Objective: Treatment of unruptured intracranial arteriovenous malformations (AVMs) has become controversial since the ARUBA (A Randomized Trial of Unruptured Brain Arteriovenous Malformations) study was published in 2014. We sought to analyze changes in the demographics, clinical presentation, and treatment strategies in 2 patient cohorts from the same institution separated by 40 years. Methods: We retrospectively reviewed the electronic medical records for a consecutive series of patients with unruptured intracranial AVMs seen at the Mayo Clinic between 2003 and 2017 and compared them with a previously published historical cohort from the same institution seen between 1974 and 1985. Results: There were 273 patients in the contemporary cohort, of which discovery of the AVM was incidental in 123 (45.1%), a 3.5-fold increase compared with the 13.1% out of 168 patients in the historical cohort (P < 0.0001). Consequently, the percentage of patients with seizures as the presenting symptom leading to the diagnosis of AVM decreased from 57.7% in the historical cohort to 28.9% in the contemporary cohort (P < 0.0001). Interventional treatment was utilized in 220 (81.5%) contemporary patients compared with 49 (29.2%) historical patients (P < 0.0001). Conclusions: Compared to 40 years ago, more patients are presenting with incidentally discovered intracranial AVMs and are undergoing interventional treatment. Better understanding of the natural history, developments in endovascular therapy, and stereotactic radiosurgery, as well as improvements in microsurgical techniques have led to a substantial increase in patients undergoing invasive treatment.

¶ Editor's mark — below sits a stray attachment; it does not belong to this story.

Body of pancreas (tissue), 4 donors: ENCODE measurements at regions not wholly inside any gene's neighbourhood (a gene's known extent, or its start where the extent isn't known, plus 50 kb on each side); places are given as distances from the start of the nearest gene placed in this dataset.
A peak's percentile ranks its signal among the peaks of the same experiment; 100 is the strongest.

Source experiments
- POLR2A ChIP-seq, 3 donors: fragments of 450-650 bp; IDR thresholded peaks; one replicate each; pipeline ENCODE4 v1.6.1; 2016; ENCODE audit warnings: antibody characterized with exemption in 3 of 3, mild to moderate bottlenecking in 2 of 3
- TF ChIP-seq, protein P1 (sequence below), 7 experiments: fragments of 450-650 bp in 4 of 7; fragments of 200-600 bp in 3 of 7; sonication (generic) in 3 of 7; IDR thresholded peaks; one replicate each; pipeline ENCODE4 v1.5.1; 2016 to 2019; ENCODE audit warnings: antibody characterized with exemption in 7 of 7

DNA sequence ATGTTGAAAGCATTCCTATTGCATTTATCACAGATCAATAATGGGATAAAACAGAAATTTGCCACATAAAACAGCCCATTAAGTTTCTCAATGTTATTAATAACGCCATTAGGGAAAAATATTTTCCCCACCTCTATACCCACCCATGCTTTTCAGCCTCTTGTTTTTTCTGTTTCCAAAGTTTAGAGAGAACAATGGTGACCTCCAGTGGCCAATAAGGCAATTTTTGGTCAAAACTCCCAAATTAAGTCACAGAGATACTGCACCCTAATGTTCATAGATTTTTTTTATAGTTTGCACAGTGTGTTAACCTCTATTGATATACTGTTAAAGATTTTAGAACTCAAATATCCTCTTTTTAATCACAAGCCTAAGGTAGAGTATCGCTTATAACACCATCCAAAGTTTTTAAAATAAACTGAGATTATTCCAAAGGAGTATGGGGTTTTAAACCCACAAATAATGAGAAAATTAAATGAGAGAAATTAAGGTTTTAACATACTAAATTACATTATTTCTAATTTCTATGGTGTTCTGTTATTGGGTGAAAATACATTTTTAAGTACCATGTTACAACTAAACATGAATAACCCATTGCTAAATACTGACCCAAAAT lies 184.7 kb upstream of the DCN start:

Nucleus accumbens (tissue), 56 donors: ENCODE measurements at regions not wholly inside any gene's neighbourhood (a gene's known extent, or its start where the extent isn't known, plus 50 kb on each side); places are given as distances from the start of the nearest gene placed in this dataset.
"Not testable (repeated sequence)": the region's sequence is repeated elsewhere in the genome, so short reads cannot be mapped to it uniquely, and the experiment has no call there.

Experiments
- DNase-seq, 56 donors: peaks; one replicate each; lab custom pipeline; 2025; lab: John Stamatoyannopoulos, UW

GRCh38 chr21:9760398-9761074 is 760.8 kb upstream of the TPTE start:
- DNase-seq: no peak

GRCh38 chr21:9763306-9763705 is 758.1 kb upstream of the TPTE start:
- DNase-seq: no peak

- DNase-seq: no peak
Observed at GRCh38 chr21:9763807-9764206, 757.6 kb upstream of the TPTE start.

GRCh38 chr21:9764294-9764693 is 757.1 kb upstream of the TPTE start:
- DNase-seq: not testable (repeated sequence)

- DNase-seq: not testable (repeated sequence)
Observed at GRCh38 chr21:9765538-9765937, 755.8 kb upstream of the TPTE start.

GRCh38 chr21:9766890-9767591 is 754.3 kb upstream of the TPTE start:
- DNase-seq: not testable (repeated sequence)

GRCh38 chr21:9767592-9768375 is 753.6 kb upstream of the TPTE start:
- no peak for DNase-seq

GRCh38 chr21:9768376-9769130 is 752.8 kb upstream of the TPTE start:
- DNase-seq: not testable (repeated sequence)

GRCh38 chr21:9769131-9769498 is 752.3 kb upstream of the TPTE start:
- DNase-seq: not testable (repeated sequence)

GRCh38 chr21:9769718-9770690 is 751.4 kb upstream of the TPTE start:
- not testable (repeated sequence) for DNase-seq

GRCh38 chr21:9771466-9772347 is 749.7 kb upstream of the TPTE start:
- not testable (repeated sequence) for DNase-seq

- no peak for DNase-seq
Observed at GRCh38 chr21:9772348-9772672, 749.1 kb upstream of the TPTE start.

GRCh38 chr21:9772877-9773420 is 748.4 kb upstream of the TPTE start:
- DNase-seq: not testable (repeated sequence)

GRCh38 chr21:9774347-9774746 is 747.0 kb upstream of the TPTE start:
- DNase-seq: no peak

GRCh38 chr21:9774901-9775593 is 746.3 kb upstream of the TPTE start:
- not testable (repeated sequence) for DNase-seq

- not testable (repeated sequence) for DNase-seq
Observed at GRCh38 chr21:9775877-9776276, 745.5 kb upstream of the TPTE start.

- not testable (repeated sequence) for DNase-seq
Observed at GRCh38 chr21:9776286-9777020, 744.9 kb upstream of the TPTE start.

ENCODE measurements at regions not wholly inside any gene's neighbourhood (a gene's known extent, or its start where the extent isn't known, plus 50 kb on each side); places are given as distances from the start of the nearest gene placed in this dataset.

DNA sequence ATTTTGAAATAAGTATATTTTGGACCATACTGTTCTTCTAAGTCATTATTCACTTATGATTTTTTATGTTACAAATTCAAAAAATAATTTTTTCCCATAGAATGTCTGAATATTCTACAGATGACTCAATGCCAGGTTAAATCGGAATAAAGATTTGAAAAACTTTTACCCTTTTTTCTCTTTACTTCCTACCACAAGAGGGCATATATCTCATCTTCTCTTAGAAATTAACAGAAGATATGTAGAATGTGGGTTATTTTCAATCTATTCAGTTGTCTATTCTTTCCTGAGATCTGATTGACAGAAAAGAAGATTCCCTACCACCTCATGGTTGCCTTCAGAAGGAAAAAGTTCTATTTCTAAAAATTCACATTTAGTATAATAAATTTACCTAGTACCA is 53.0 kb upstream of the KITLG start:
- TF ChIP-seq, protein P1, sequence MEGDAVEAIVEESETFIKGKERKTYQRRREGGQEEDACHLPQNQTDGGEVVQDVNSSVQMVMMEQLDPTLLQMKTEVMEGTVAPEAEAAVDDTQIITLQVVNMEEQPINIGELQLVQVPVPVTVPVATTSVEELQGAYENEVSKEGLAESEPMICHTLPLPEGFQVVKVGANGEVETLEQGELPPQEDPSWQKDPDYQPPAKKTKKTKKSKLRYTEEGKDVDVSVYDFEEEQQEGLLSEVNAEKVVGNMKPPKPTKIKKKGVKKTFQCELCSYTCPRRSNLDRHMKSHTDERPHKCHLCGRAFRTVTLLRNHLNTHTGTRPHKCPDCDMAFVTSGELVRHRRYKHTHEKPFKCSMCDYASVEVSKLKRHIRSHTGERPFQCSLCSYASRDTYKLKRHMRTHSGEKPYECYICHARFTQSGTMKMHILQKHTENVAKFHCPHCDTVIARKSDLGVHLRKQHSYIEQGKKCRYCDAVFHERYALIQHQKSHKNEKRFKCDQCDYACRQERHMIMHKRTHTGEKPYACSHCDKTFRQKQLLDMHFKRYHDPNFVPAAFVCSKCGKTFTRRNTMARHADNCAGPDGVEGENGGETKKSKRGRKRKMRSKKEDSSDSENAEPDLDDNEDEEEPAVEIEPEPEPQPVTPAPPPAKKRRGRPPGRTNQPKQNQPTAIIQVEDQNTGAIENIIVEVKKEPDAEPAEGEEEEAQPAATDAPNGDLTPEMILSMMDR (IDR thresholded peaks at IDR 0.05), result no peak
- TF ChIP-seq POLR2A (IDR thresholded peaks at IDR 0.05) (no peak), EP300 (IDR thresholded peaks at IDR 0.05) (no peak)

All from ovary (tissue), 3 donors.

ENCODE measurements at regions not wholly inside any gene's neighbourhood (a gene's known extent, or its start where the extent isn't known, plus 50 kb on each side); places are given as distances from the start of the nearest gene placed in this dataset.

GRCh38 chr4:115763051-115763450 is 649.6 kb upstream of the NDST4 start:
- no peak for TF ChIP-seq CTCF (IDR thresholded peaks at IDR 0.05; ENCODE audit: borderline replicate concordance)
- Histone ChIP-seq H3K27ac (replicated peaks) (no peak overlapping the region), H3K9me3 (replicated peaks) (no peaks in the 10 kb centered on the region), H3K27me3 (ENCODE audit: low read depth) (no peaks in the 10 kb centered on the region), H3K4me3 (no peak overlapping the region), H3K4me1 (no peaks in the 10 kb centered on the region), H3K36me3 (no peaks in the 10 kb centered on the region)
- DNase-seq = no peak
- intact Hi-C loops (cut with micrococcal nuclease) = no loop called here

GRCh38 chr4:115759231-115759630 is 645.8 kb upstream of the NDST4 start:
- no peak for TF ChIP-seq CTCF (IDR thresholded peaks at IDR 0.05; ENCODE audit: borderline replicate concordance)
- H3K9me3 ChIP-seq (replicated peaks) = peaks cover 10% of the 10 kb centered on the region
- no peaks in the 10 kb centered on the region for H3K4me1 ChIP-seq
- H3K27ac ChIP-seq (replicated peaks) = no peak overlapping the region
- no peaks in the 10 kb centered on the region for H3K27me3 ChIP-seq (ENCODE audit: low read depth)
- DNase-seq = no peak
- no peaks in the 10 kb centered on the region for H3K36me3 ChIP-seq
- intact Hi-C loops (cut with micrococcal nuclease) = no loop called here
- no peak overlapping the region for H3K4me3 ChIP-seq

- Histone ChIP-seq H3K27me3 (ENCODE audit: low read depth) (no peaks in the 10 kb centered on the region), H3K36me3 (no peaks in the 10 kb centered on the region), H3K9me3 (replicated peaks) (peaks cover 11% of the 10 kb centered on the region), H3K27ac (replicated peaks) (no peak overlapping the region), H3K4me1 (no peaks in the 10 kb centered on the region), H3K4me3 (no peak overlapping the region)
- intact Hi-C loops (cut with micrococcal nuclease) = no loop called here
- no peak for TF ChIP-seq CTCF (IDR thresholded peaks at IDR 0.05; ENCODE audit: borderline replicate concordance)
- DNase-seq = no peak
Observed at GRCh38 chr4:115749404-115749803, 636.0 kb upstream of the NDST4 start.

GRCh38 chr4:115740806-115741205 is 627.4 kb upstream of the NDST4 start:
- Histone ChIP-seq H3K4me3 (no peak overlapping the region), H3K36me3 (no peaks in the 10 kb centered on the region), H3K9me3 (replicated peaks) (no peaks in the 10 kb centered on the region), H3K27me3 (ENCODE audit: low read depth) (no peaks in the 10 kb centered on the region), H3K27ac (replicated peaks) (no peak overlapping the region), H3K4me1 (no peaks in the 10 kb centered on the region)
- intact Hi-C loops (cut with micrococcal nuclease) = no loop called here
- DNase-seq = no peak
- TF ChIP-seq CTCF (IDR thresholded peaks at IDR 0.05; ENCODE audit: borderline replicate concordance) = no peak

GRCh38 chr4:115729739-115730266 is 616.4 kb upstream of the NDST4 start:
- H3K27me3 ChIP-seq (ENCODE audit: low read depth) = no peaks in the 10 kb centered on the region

|Original language||English (US)|
|State||Published - Sep 2020|
- Intracranial hemorrhage
ASJC Scopus subject areas
- Clinical Neurology